“The Constitution allows for the calling of conventions on a petition of enough states, but not limited conventions of enough states. If the delegates decide they don’t want to be bound by the (state) resolution, they are right that they can’t be bound.” – Richard H. Fallon Jr., constitutional law professor at Harvard University

“Once you open the door to a constitutional convention, there are no sure guidelines left. This is the constitutional equivalent of opening a can of worms.” – Miguel Schor, constitutional law professor at Drake University School of Law

“Thus, neither the states nor Congress may limit the convention to specific subjects. While the goal to propose a balanced budget amendment may provide guidance to the convention, it would not have the force of law…Put simply, the rewards of any constitutional change is not worth the risks of a convention. ” – Sam Marcosson, professor of law at the University of Louisville

“Even more frightening is that the entire Constitution will be in play during a convention. The First Amendment could disappear, so could gun rights. There is no guarantee that any of our current constitutionally protected rights would be included in a new constitution. The only guarantee is that all of those rights would be imperiled.” – Mark Rush, the Waxberg Professor of Politics and Law at Washington and Lee University in Lexington

“Most significantly, we advise the Legislature that a federal constitutional convention called with this resolution could potentially open up each and every provision of the United States Constitution to amendment or repeal. In other words, a federal constitutional convention could propose amendments to eliminate the protections of free speech; the protections against racial discrimination; the protections of freedom of religion; or any of the other myriad provisions that presently provide the backbone of American law.” – March 2018 legislative testimony of Russell Suzuki, Acting Attorney General, and Deirdre Marie-Iha, Deputy Attorney General, of the state of Hawaii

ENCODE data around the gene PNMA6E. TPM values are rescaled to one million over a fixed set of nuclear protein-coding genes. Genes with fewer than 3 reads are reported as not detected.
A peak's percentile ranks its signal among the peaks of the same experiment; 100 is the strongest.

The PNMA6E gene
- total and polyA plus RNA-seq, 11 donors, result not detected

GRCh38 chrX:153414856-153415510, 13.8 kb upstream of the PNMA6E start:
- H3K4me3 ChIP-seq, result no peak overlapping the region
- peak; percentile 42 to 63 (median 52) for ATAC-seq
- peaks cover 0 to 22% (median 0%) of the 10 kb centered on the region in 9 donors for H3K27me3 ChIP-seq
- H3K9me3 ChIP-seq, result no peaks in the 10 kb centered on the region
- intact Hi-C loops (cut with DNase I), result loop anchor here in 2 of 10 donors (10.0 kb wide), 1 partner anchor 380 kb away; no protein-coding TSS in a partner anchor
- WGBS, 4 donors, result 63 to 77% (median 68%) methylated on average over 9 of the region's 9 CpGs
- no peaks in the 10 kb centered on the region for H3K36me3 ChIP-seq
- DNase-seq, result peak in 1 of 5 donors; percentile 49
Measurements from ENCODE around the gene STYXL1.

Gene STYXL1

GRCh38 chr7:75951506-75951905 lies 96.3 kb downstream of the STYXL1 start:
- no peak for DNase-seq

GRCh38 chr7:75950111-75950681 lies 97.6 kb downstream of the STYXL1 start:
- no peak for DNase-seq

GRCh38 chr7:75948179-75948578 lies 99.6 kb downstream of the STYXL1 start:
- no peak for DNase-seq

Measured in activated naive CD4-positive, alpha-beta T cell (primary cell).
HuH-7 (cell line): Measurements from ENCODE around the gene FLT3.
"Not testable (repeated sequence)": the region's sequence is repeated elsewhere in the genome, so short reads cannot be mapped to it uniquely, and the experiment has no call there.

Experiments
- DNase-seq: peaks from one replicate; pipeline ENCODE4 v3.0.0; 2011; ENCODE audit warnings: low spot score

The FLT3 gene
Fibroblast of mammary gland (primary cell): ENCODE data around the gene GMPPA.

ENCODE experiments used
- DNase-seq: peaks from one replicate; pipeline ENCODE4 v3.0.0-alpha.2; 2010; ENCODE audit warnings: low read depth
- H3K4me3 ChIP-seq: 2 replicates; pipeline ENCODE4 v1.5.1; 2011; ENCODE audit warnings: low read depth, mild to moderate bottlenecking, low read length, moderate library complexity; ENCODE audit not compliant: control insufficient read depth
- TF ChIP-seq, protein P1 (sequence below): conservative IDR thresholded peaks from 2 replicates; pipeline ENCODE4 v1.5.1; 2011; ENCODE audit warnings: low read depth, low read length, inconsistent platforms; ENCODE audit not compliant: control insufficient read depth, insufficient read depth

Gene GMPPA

“Whatever one thinks about these proposed amendments, trying to pass them through an Article V convention is a risky business. The Constitution does not specify how the delegates for such a convention would be chosen, how many delegates each state would have, what rules would apply at the convention or whether there would be any limits on what amendments the convention could consider. A convention that was called to address a specific issue, such as budget deficits, might propose changes to freedom of speech, the right to keep and bear arms, the Electoral College or anything else in the Constitution. There is no rule or precedent saying what the proper scope of the convention’s work would be.” – Allen Rostron, associate dean for students, the William R. Jacques Constitutional Law Scholar, and a professor at the University of Missouri

“Whether I like or dislike the specific proposal is not the point — the point is that a constitutional convention is a risky and potentially dangerous way to propose amendments.” – Hugh Spitzer, professor of law at the University of Washington School of Law

“A Constitutional Convention could be dangerous and destructive to our country, and citizens should approach the idea with the same wariness the founders did…Do we really want to tinker with this nation’s fundamental rights – especially at a time when our country is deeply divided politically? Let’s not risk opening what could be a Pandora’s box of chaos and an existential crisis for the country.” – Dewey M. Clayton, professor of political science at the University of Louisville

“If a national constitutional convention were held, all of our rights under the current Constitution, and all of the government’s reciprocal obligations, would be up for grabs. Nothing in the Constitution constrains the process that would apply if a convention is actually called. Anything could go, including the process for ratification itself, and there would be no Constitution cop on the block to ensure that things don’t go seriously haywire.” – Kim Wehle, professor at the University of Baltimore School of Law and a former assistant U.S. attorney and associate independent counsel in the Whitewater investigation